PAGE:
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    Results 1 to 2 of 2
    1. #1
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      A date with the desi http://www.jang.com.pk/thenews
      By Asha'ar Rehman

      Two organisations recently joined hands to come up with a Punjabi calendar -- as part of a campaign which aims at protecting our heritage

      There have been occasions when the desi calendar date given on one Urdu daily has not tallied with the date carried on the masthead of another Urdu daily. This could well be yet another example to prove that the task of promoting all that is indigenous has been left to the English-language newspapers -- newspapers which do not carry the desi-calendar dates.

      They include in their columns stories about weather, about how a particular month has been hotter, cooler or wetter than what has been the 'norm' over the years. If you are lucky, there may be some clues thrown around that while it may be a freak year according to the Georgian faithful, the nature 'perhaps' is in perfect harmony with the time and place according to our own calendar as our forefathers saw it. But on the whole, while in the villages the old jantari may still have some say in deciding issues crucial to life, all the average overloaded urban-dweller seems to be interested in is counting the days till the next weekend materialises.

      The desi calendar is vital since everything we do and are a part of revolves around it. "Just to give you an example, it determines the time of sowing and harvesting of crops," says Amjad Saleem Minhas, convener of Punjab Naujawan Mahaz. His organisation has recently collaborated with the America-based Punjabi Council in taking out a desi calendar for the year 2059. The calendar has been illustrated by Sabir Nazar "in the colours of the Earth", and carries verses from the collection of famous sufi poets on each page.

      Minhas recalls that the Youth Front had decided to publish a desi calendar a decade ago, but despite promises that it will be a permanent feature, the project had to be shelved after publication of only one calendar. This time round, however, he says that the people behind the idea are keen to ensure that there is no let up and the calendar is published regularly. With each copy of the calendar priced at Rs 100, they are expecting that they will make just enough money through these sales to keep the project going.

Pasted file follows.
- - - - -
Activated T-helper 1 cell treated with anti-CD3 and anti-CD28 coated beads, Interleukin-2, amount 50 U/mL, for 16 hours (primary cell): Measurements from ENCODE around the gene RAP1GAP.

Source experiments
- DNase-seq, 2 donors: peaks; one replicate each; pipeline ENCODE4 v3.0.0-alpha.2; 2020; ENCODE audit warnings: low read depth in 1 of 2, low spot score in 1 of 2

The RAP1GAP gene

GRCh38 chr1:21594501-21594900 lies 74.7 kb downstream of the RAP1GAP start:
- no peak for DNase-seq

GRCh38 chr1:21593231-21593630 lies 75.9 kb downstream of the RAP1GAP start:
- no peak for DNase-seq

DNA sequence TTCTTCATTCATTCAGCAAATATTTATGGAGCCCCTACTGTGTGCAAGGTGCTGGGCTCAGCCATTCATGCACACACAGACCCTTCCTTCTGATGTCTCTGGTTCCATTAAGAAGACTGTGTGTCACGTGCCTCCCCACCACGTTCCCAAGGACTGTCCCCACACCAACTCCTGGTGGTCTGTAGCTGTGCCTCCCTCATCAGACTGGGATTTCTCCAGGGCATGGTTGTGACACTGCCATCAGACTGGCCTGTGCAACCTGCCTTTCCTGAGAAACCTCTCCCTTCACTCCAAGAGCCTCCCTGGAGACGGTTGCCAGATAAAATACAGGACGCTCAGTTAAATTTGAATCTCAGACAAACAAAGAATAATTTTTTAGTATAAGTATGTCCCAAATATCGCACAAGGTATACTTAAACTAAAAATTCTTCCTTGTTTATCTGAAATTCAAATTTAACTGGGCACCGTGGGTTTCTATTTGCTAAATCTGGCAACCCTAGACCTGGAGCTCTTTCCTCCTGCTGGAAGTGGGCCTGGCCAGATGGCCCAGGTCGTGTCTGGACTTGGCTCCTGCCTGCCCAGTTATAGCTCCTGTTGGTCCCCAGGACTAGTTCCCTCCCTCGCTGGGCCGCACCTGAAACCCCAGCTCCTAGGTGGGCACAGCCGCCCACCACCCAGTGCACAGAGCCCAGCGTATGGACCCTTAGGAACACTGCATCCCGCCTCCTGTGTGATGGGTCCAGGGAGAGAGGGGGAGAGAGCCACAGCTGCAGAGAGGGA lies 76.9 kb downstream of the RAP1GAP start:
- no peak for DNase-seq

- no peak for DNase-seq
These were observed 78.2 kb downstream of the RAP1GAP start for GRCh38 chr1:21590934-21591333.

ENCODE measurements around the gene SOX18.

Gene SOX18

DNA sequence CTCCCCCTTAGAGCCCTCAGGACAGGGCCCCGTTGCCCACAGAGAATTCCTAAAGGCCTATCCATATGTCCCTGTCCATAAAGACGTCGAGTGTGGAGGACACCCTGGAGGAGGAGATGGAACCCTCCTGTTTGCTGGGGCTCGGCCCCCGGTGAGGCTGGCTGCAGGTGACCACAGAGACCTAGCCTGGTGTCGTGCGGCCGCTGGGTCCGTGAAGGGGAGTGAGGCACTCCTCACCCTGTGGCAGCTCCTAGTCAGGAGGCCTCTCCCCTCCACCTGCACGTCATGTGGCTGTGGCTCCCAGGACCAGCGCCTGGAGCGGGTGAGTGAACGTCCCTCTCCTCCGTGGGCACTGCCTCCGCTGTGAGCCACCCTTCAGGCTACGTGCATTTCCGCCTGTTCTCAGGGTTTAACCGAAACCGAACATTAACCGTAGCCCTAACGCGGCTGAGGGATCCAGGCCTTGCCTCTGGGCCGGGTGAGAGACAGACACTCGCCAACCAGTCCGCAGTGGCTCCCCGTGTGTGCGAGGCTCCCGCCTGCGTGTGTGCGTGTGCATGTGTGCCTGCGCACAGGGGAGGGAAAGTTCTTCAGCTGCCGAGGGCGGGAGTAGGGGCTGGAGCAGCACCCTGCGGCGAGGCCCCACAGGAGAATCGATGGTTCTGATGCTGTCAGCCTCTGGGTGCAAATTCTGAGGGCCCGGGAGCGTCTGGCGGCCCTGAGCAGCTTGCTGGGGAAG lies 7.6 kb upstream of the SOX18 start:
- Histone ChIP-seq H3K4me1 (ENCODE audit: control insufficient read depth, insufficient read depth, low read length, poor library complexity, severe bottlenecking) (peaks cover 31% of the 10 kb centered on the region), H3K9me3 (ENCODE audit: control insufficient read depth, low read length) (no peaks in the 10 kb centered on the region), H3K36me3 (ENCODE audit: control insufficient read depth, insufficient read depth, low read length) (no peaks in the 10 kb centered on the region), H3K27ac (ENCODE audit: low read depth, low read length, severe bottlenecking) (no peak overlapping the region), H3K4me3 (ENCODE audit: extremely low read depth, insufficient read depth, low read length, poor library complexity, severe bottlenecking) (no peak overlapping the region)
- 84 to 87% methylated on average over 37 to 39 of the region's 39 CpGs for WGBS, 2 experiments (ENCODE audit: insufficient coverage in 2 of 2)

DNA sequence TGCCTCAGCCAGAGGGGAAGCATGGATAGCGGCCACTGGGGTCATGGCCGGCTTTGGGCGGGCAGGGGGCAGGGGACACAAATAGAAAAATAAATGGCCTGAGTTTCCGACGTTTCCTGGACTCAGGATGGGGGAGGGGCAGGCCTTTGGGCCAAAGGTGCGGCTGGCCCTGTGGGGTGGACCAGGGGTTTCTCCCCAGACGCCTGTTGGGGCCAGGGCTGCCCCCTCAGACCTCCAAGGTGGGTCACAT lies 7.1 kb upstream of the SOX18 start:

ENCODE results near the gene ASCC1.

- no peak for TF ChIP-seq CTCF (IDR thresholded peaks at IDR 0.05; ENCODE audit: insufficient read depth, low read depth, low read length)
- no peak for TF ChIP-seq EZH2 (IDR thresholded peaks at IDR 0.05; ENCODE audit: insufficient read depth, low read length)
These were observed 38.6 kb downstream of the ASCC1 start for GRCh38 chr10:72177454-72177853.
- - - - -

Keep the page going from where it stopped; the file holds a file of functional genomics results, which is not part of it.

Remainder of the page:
The people behind the calendar have been active in politics. They have been part of movements, and one constant running through their activism has been protecting our heritage in the face of a modern-day clamouring for change just for the sake of it.

      Along with Amjad Saleem Minhas and Haroon, who is the convening secretary of the Punjab Naujawaan Mahaz, the group includes people from various professions all committed to one common ideal. The Punjabi Council comprises names such as Irfan Malik, a former leader of the Democratic Students Federation, and Chaudhry Nazir, who, with a background of activism in Pakistan, is now a member of the Green Party in the United States.

      The two organisations have shared the cost -- Rs 57,000 -- of producing the calendar. Valuable help has been provided by Maqsood Saqib, the editor of Pancham, a respected Punjabi journal from Lahore, by well-known Punjabi writer Iftikhar Qaiser who was assigned the job of determining the accuracy of the dates and of course by artist Sabir Nazar who has illustrated the calendar and laid it out with assistance from Ashfaq Ahmed.

      "We had to follow an accurate jantari on which to base our calendar on," Amjad Minhas says as he details the process of producing the calendar. "We came across quite a number jantaris, many of which were just the reprints of jantaris available in India. They had one thing in common; contrary to what the poets who have in their verses mentioned Chetra as the first month of the desi calendar, these jantaris all begin the year with the month of Waisaakh. Thus we have also begun our calendar with Waisaakh. But generally these jantaris were published for monetary gains and lacked the accuracy of dates which we were looking for. Finally we decided to follow the Mufeed-i-Alam Jantari."

      The exercise has led to a need being felt about coming out with a standard jantari. Not only this, Minhas says the people behind the calendar are now thinking about compiling a Punjabi dictionary for children -- a task which he adds should have been taken up by a university.

      "We are striving to create a Punjabi syllabus in two years time. We are working in association with likeminded people in other towns of Punjab and are looking forward to establish small groups all over the province for promotion of the Punjabi language.

      "It is much more than a linguistic issue for us. It is part of a greater whole that concerns the people directly," Amjad Minhas explains, saying that the calendar, fulfilling a need as it has, is only the beginning.



      How can a man die better than facing fearful odds for the ashes of his fathers and the Temple of his Gods?

    2. #2
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      Good, the logic goes that as more Punjabis realize the importance of their own language and culture, the more they will let other people breathe.